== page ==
Gordon Cope provides a detailed overview of the transformation of China's fertilizer sector.
China, by any measure, is immense. It is the world’s fourth largest nation by area and, with almost 1.4 billion citizens, the most populous. China is also a world leader in agriculture. According to OECD figures1, China grew 215 million t of maize in 2017 (21% of world production), 141 million t of rice (27% of world production), and 127 million t of wheat.
More impressively, domestic production balanced out much of consumption, which comprised 219 million t of maize (most of which went to livestock feed), 146 million t of rice, and 133 million t of wheat. Total imports for the three key commodities were under 10 million t; in-country stocks stand at 88 million t for maize, 100 million t for rice, and 83 million t for wheat.
These figures are an impressive validation of China’s reliance on central planning; federal and provincial bureaucrats work to balance supply and demand in order to reduce dependence on foreign sources. Several commodities stand out as exceptions, however. For instance, China consumes 108 million t of soybeans, both as food and livestock feed, but imports 93 million t to meet its needs with only 10 million t in stock.
Part of the soybean imbalance is due to productivity. China harvests 1.8/ha., while the US averages 3.2 t/ha. Clearly, there is room for improvement.
While productivity is affected by weather, seed strains, and access to water, fertilizer plays a major role.China is well aware of this. The country is going through a comprehensive transformation of its fertilizer sector for several reasons; the results are already having profound effects upon both the nation and the rest of the world.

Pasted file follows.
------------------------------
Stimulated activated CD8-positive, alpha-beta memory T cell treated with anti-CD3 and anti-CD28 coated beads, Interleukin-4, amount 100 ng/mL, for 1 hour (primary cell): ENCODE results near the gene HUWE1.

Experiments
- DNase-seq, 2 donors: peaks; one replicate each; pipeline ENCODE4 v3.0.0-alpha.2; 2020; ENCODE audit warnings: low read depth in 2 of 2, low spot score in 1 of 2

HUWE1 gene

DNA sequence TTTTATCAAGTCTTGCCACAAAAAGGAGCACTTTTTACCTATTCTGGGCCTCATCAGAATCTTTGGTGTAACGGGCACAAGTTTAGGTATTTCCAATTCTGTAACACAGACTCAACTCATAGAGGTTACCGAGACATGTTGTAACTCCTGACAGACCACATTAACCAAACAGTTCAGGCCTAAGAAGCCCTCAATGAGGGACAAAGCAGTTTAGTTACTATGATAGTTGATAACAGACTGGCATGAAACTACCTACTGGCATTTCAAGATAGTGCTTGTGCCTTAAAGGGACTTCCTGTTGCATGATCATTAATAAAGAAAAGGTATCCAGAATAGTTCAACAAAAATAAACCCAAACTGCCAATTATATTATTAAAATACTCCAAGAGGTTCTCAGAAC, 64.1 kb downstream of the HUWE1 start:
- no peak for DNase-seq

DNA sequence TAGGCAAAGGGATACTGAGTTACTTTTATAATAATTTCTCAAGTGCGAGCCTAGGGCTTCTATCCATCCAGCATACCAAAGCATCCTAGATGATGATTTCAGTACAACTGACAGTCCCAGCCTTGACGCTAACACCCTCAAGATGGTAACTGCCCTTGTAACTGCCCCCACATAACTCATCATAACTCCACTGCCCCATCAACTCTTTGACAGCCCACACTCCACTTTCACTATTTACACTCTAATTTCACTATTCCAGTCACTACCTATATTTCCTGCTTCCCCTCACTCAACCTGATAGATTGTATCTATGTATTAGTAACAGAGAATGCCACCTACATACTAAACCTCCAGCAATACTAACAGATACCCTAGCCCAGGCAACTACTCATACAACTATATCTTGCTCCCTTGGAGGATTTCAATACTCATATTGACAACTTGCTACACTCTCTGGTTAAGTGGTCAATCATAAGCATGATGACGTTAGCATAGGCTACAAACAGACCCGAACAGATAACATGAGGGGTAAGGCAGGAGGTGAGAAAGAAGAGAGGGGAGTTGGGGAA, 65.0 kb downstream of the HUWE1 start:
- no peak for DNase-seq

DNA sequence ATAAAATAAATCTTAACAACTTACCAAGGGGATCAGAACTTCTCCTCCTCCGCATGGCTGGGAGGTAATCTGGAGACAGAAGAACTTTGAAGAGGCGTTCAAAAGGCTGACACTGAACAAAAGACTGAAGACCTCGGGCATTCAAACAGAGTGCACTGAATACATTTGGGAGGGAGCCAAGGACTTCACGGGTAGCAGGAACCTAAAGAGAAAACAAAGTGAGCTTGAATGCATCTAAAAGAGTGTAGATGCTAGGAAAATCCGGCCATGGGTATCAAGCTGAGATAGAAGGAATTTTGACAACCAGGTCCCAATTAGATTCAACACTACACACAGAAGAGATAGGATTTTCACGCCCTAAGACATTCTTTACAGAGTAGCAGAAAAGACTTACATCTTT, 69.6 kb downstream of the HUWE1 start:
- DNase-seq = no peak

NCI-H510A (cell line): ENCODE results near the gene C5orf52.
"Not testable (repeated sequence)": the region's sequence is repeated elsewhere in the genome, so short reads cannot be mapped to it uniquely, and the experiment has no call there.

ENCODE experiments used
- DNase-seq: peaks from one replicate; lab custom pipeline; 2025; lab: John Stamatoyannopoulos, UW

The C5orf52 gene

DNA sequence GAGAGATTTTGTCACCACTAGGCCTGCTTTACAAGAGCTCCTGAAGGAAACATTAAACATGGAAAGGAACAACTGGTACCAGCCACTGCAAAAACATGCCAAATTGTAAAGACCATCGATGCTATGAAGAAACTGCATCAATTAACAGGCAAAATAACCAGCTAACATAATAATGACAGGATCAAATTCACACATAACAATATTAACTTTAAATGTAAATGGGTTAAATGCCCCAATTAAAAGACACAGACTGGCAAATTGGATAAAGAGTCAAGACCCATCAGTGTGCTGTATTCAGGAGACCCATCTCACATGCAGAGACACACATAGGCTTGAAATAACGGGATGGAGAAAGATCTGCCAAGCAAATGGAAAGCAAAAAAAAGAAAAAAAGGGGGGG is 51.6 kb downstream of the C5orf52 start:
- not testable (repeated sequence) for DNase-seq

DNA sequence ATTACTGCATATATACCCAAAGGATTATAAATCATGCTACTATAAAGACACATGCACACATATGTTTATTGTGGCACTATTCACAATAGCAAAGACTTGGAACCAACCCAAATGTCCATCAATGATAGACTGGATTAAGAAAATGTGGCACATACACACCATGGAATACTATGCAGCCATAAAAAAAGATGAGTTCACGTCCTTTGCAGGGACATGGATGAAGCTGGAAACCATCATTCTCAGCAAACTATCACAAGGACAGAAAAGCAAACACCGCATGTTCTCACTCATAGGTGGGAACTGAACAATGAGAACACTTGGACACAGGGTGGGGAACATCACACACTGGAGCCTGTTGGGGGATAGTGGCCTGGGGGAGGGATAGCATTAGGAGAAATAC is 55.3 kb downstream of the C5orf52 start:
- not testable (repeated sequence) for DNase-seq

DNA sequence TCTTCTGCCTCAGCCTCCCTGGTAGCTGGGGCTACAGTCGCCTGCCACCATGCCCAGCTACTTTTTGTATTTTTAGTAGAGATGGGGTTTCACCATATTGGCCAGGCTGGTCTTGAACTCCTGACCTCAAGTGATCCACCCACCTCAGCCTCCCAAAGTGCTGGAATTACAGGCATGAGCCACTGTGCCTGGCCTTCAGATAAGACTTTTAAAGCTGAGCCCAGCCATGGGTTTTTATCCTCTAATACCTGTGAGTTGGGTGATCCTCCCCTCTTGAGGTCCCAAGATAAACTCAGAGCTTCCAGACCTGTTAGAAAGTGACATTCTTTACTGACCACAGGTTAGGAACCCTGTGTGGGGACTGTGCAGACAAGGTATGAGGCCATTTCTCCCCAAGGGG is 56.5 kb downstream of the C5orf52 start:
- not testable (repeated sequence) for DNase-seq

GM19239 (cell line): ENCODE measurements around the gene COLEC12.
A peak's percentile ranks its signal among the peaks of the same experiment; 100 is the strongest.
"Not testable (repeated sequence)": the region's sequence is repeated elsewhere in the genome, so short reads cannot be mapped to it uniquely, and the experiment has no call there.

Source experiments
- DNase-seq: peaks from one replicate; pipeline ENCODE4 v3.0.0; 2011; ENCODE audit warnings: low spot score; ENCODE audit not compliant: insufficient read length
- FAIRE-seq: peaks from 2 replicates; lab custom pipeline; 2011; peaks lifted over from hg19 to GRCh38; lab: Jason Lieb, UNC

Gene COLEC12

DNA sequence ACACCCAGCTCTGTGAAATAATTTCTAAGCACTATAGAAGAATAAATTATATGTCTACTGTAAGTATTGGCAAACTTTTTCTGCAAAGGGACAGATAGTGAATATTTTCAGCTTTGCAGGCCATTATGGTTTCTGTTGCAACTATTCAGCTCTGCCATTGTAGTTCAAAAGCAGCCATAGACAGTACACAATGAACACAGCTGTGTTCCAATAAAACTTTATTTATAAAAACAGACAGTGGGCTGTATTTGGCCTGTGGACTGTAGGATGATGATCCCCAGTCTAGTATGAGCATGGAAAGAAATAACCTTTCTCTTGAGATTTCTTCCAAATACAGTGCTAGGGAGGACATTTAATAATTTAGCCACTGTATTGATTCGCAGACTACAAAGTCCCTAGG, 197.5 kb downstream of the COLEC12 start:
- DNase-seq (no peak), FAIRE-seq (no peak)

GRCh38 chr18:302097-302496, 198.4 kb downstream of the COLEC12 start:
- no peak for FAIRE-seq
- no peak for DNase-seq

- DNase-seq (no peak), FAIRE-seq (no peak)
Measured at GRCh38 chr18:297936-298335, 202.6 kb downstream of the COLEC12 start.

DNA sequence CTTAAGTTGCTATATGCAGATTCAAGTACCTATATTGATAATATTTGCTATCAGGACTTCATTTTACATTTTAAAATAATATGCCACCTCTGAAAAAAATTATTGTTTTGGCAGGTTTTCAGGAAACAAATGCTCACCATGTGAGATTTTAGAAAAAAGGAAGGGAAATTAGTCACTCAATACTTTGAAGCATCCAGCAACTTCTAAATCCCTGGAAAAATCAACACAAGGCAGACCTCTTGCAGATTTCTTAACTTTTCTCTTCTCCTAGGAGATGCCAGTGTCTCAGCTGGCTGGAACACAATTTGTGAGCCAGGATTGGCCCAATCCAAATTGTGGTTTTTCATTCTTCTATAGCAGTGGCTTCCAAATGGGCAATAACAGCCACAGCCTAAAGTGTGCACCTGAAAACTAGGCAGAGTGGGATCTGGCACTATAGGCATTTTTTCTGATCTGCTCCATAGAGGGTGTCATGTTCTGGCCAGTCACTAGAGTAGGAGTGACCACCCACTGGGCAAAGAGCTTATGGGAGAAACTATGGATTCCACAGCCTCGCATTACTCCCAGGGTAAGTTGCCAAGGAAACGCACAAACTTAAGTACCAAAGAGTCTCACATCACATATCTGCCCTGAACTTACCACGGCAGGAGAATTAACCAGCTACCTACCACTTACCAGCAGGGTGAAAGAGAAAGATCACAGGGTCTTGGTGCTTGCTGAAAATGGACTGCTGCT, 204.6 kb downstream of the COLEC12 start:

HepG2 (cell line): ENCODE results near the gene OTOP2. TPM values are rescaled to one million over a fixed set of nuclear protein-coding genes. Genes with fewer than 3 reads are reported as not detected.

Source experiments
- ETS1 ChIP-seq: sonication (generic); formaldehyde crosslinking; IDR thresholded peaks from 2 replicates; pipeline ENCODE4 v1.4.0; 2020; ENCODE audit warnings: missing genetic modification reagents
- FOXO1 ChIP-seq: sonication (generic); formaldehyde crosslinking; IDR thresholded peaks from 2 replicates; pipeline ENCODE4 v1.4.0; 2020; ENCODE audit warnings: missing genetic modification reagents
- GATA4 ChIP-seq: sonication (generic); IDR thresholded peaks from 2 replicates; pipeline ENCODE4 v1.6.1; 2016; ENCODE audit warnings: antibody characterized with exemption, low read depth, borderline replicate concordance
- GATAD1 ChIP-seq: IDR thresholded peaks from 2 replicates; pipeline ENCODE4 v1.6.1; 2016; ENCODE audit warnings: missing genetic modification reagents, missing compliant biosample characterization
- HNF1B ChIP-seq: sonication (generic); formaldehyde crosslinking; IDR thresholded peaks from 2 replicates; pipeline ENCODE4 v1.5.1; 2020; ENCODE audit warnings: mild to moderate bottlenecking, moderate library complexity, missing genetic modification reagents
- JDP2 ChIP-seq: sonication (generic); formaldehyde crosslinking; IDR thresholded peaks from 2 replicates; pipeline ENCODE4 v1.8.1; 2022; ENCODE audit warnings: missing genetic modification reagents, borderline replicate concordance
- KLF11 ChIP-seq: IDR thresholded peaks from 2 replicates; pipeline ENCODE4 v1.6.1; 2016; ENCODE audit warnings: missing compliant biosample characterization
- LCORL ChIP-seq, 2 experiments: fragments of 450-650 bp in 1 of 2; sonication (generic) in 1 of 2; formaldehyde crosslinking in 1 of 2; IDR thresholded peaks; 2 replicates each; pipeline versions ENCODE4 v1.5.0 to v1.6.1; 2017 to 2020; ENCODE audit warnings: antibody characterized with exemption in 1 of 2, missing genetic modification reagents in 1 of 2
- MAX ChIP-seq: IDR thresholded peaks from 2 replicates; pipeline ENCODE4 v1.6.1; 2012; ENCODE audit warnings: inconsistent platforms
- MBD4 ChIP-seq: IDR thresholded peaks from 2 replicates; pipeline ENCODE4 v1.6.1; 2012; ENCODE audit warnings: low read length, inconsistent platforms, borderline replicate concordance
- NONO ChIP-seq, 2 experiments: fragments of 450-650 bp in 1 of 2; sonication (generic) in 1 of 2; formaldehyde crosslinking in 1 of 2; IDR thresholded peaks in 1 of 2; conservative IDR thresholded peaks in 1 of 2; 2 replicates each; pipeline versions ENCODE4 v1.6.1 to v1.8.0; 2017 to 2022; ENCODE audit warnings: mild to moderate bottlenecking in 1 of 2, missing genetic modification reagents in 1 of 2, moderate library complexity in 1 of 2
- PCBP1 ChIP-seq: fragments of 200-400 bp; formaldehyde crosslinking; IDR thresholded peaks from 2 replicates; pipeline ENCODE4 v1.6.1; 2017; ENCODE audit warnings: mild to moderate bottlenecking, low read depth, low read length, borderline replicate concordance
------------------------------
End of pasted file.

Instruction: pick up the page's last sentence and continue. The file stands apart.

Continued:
China produced 46 million t of ammonia in 2016. Most of this was converted to urea and AN. Although urea exports reached 13.8 million t in 2015, exports have been falling as a combination of higher coal feedstock prices, stricter environmental regulation policies, and a government focus on domestic consumption. It is estimated that China exported less than 5 million t in 2017, and that plant operating rates fell well below 60%.
The Chinese Nitrogen Fertilizer Association (CNFA) predicts that members could shut down up to 13 million tpy of older urea capacity by 2020. Some new capacity has come online: Henan Jinkai Yanhau, for instance, closed 200 000 tpy of inefficient urea capacity, but the company is opening a new, 600 000 tpy plant.
In the meantime, ammonia imports are surging.IHS Markit notes that the shortage of natural gas and increase in anthracite coal costs have pushed up domestic ammonia prices to US$468/t FCA (free carrier) Hubei, creating a spread of up to US$148 CFR (cost and freight) over merchant ammonia. As a result, the consultancy calculates that China will import as much as 1 million t of ammonia in 2018, almost double that of the previous year.
Natural gas concerns